Thursday, June 25, 2009

Mount San Gorgonio

One of the reasons I love inland Southern California is that we are in the shadow of the San Bernardino mountains. Among them is the largest mountain in Southern California, Mount San Gorgonio, at 11,499 feet in elevation. I recently hiked to the summit for my 12th time. One other time, my first attempt, we were very close to the summit when we had to turn back because of a snow storm. In a list of the most topographically prominent peaks of North America, San Gorgonio ranks no. 35. When the list is limited to the 48 contiguous states, it ranks no. 7. The first known climb was made in 1872 by W. A. Goodyear and Mark Thomas from the Millcreek area, which is now most closely approximated by the Vivian Creek Trail.

The picture below, taken from Anderson Peak, gives an indication of why it is also known as Greyback. The summit is just above tree line and the exposed rock makes it standout from the surrounding mountains. The local, Cahuilla, Indians, called it "Kwiria-Kaich," which means bald or smooth.

South Fork Trail:

There are three main routes to the summit. The most popular, from South Fork, is my least favorite, because it is the longest. It starts at South Fork, on the north side of the mountain range, at an elevation of 6,880 ft. It goes through Horse Meadows, over Poopout Hill, through South Fork Meadows, past Dollar Lake to Dollar Lake Saddle. This is the route I took on my first attempt at the summit, in October 1990. I was a member of the bishopric and with the teachers quorum of the Redlands 3rd Ward, including John Wainright, their advisor. Below is a picture taken while approaching the Dollar Lake area. Charleton Peak is in the background. My brain is foggy on the full names, but at the left is a Field, then John Wainright, Nathan Koch and a Henderson. Upon reaching Dollar Lake Saddle (10,000 ft.), which is on the main ridgeline that runs from Mt. San Bernardino to Mount San Gorgonio, you get a nice view of Dollar Lake from above. The picture below was taken with a 300 mm zoom lense on one of my nine peak hikes.

The next picture was also taken from one of my nine peak hikes, from Anderson Peak. Charleton Peak is the next most prominent peak to the left of San Gorgonio. Dollar Lake Saddle is where the ridgeline meets the mountain on the left side. The trail then swings around the south side of the base of Charleton.

Below, we take a lunch break on the south side of Charleton. Jepson Peak is to the back on the right side.

From the same spot, looking south, you get a view of Yucaipa Ridge. Millcreek is tucked in the valley below Yucaipa Ridge.
Below, we stand near Dry Lake View, a saddle between Little Charleton and Jepson Peaks. The trees are thinning out and getting smaller.

Dry Lake, as viewed from the saddle, also taken on one of my nine peak hikes. Grinnell Peak is in the background.

The same shot, with a 300 mm zoom.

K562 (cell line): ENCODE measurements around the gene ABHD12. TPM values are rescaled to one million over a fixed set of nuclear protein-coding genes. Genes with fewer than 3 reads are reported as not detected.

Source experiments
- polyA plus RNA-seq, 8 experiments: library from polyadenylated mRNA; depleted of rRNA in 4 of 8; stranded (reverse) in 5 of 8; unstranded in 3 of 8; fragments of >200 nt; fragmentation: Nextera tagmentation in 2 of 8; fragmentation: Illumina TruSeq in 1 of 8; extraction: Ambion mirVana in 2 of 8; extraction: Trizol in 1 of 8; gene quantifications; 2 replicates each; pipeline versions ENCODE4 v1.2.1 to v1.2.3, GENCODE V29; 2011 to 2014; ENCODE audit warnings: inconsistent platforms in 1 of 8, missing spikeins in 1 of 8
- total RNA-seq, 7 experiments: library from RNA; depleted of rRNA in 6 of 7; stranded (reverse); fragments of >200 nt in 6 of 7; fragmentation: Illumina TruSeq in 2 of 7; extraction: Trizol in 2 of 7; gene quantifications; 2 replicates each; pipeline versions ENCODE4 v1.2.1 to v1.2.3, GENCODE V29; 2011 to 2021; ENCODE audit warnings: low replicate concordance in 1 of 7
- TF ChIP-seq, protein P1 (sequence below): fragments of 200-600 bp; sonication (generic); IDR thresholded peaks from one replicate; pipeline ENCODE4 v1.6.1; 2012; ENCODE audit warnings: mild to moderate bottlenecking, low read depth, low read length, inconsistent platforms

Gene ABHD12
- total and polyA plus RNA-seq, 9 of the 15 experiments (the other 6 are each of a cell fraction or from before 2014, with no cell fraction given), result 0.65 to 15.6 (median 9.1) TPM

One of the wonderful things about the San Gorgonio Wilderness is that it feels quite a bit like the Sierras. The rarified air, sudden weather changes and relative solitude make you forget that sprawling Southern California is right before you. On this trip, a storm front blew in and we got hail which turned to snow. At a point quite close to the summit, we decided we needed to turn around. None of us had been to the summit before and the snow was starting to stick to the ground.

The next picture was taken along the trail after we had been walking back some time. As you can see, I was not adequately prepared for the weather.

For this route, San Gorgonio is 11.6 miles one way, or 23.2 miles roundtrip. For my next and subsequent trips, other than nine peak hikes, I chose routes that are substantially shorter.

Fish Creek:

The second main route to the summit, is the Fish Creek Trail. It is great for an overnight backpacking trip with Boy Scouts. It starts at an elevation of 8,160 ft., almost 1,300 ft. higher than South Fork Trailhead. It is also a little shorter route, 10.2 miles one way, or 20.4 miles roundtrip. The main disadvantage of this route is that it takes about 45 minutes to get to the Heart Bar campground from Redlands, then another 45 minutes along a dirt road to get to the trailhead. However, because it is more remote, there is more solitude.

I have used this trail three times to go to the summit of San Gorgonio. The first time was October 9th and 10th, 1992, with Mark Richey as scoutmaster of the Redlands 4th Ward troop, and included Brad Martinsen, Jason Cemer, Jeremiah Brice and Blake Burdette. One of the difficulties of an LDS troop going on campouts after school, is that we get a late start. We did not start hiking until 6:40 p.m. However, there was a full moon, and several of us hiked the entire 5.5 miles to Fish Creek Saddle (9,805 ft.), where we camped, without using flashlights. We arrived at our campsite at 9:45 p.m. in very chilly conditions. Then Mark Richey pulled a loaf of French bread and butter out of his pack, along with beef stroganoff and chicken tetrazini, and we had a wonderful feast, before retiring to our tents to get out of the cold breeze. I learned from Mark, on this and subsequent trips, the value of sacrificing a little space and weight in the backpack to bring something really good to eat.

My second time on this route was also with Mark Richey and his scout troop, on September 30 and October 1, 1994. Merrill Paxman and his son, David, were along, as were Josh Sheffer, Brian Lehnhof and my son, Sam. From pictures, I know there were three other boys along. I believe one was Paul Billings and another was one of Brad William's sons, I believe Brian. As with all three times on this route, we camped at Fish Creek Saddle. Below, Josh, Brian Lehnhof and I believe, Paul Billings, are in hammocks they slept in.